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What the Nation Needs Now Is ... Lollapalooza?

November 25, 2001|STEVE HOCHMAN

In 1991, the U.S. was engaged in military action in an Islamic nation, the economy was shaky and the pop music world was dominated by teen pop on one side and silly hair-metal on the other.

In 2001, the U.S. is engaged in military action in an Islamic nation, the economy is shaky and the pop music world is dominated by teen pop on one side and silly rap-metal on the other.

1991 proved to be the perfect time for the launching of Lollapalooza, a rock festival designed to expose large audiences to urgent music that was new or had flown under the radar of the mass-marketing machinery.

Its first edition brought Nine Inch Nails its large-scale break. The second year featured Pearl Jam, a little-known act at the start of the tour but an exploding phenomenon by the end. Over the years, the tour featured acts ranging from Beck to Ice Cube to Metallica.

But five years ago, Lollapalooza was put on the shelf because of skyrocketing costs and the increasing difficulty of putting together a compelling lineup.

And now?

"We think the time is right," says Peter Grosslight, senior vice president and worldwide head of music of the William Morris Agency, which co-owns Lollapalooza with instigator Perry Farrell and his former manager, Ted Gardner.

The partnership is laying the groundwork to roll the venture out again next summer.

No official overtures have been made to artists, but Grosslight sees an emerging rock world ripe with potential core acts (early speculation raises such names as Staind and Incubus, and the new band featuring Chris Cornell and three-fourths of Rage Against the Machine) and lesser-known discoveries.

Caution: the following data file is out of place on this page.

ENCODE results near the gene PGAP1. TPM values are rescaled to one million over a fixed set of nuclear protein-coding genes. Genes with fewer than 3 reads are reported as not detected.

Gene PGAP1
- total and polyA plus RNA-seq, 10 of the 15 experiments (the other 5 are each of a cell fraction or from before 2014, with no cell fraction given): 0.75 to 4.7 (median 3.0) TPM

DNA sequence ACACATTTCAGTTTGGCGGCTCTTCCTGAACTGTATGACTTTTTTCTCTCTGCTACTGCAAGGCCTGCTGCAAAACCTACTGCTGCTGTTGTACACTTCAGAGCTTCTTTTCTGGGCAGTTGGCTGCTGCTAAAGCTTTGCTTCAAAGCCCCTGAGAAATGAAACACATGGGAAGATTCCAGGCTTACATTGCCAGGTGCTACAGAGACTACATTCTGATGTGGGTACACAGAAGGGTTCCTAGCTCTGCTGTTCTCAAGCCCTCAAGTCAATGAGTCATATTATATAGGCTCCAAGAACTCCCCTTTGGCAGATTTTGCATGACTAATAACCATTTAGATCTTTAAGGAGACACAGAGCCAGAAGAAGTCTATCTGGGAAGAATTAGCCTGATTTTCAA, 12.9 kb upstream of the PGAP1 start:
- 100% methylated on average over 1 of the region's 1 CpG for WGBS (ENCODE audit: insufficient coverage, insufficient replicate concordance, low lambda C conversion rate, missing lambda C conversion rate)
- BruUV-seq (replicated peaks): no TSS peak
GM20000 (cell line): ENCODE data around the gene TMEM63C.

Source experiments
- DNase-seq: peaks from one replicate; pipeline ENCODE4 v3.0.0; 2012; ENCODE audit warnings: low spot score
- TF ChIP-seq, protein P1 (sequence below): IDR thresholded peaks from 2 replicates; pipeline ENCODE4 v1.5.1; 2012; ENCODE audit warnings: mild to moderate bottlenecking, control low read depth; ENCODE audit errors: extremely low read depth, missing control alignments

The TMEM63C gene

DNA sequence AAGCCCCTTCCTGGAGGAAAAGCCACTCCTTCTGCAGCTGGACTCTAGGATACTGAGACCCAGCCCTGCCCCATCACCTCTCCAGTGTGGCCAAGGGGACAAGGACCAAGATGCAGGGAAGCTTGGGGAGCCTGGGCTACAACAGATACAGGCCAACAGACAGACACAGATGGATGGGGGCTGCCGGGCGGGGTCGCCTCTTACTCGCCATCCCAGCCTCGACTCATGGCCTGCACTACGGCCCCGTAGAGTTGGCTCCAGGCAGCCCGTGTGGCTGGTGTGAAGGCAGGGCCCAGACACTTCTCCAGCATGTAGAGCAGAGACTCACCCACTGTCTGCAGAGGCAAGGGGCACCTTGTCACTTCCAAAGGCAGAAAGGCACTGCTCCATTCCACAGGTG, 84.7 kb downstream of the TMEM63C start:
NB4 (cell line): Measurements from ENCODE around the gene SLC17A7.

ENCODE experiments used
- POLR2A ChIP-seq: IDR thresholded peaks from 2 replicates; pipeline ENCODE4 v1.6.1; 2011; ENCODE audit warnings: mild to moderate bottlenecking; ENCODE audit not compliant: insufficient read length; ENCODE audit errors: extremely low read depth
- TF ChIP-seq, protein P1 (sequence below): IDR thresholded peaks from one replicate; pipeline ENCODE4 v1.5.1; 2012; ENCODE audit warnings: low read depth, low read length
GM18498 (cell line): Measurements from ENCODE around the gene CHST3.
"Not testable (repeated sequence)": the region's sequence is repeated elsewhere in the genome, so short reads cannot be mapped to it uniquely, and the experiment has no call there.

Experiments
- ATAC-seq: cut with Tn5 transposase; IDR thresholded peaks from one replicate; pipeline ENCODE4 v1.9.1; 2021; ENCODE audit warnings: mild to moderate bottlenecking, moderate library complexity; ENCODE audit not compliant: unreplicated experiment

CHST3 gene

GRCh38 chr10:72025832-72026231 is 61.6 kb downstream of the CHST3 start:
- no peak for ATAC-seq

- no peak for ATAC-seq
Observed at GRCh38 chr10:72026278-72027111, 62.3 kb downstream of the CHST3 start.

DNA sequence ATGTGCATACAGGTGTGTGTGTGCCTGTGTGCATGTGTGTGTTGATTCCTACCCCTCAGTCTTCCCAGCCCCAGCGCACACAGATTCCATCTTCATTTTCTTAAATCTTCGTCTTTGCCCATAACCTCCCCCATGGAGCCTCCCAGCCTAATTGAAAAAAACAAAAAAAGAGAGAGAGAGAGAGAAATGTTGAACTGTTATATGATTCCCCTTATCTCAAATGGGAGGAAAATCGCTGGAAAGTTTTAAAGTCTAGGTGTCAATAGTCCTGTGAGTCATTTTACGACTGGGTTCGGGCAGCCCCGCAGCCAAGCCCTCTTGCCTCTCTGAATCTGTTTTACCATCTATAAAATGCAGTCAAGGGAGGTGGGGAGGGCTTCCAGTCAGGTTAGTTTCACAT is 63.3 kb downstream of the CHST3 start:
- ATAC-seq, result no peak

"We're seeing bands that are meaning something to kids without great support from radio," Grosslight says. "There is a sort of new alternative scene, so to speak. Obviously, nothing repeats exactly the same way, but we see things happening with the economy and all that.

"We went through a period where people [in the music business] cared about nothing but money, but now that some things have changed, people will be a lot more concerned about ticket pricing and doing business right," he adds.

One thing different today is the competition. Lollapalooza's success spawned many imitators. Ozzfest, the Warped Tour and Family Values are now staples of the summer and fall seasons, although they tend to have a narrower musical focus than Lollapalooza sought.

And then there's the plethora of radio station-sponsored packages in major markets, such as the KROQ-FM (106.7) Weenie Roast and Almost Acoustic Christmas.

This past summer also saw the first go for Moby's Area:One fest, while Farrell's own Jubilee, although scaled down from its original ambitious plans, recently finished with his Jane's Addiction reunion headlining.

But Farrell says he found a lot of longing for the eclectic approach he pioneered.

"When we were out with Jane's Addiction, the most-asked question besides if Jane's will record again was, 'Are you going to revive Lollapalooza?"' Farrell says. "In the past decade, I watched the festivals, and being an intimate part of the original building process, I've been wanting to add something to it--not just have a roster of eight bands and 800 trucks [of equipment]. There's so much more that can be done."

Farrell and Grosslight promise extra-musical elements using new technological developments that, they say, can achieve some of the community building and outreach that Farrell envisioned in the beginning.

"I don't think there's any doubt it could still be meaningful," says Gary Bongiovanni, editor in chief of concert business publication Pollstar.

"There is certainly some history behind the Lollapalooza name, but that in and of itself will not sell any tickets. It all depends on whether they can find those couple of key acts that will make it a success."

Oh, one other thing may be different with the new Lollapalooza: sponsorship.

"Before we didn't and wouldn't have sponsorship, and the demands of the bands made it prohibitive to put a bill together," Grosslight says. "We just couldn't afford it."

Would attaching a corporate name to the festival diminish its reputation?

"It hasn't hurt the Warped tour in the least," Bongiovanni says. "It's not like kids are not constantly bombarded with advertising messages and don't know how to sift through this. And it may well be the only way it's economically viable in this day and age."

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